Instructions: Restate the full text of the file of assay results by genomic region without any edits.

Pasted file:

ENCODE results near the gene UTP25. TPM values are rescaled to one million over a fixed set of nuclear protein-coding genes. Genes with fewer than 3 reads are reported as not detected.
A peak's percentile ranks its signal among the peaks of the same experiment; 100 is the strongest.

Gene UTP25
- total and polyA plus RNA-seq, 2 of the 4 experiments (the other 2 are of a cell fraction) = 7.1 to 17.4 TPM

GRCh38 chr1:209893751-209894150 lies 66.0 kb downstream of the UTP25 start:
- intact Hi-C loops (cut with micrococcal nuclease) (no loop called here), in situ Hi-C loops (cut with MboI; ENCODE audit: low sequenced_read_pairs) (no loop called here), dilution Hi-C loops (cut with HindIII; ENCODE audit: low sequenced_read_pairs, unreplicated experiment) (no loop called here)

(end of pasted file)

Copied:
ENCODE results near the gene UTP25. TPM values are rescaled to one million over a fixed set of nuclear protein-coding genes. Genes with fewer than 3 reads are reported as not detected.
A peak's percentile ranks its signal among the peaks of the same experiment; 100 is the strongest.

Gene UTP25
- total and polyA plus RNA-seq, 2 of the 4 experiments (the other 2 are of a cell fraction) = 7.1 to 17.4 TPM

GRCh38 chr1:209893751-209894150 lies 66.0 kb downstream of the UTP25 start:
- intact Hi-C loops (cut with micrococcal nuclease) (no loop called here), in situ Hi-C loops (cut with MboI; ENCODE audit: low sequenced_read_pairs) (no loop called here), dilution Hi-C loops (cut with HindIII; ENCODE audit: low sequenced_read_pairs, unreplicated experiment) (no loop called here)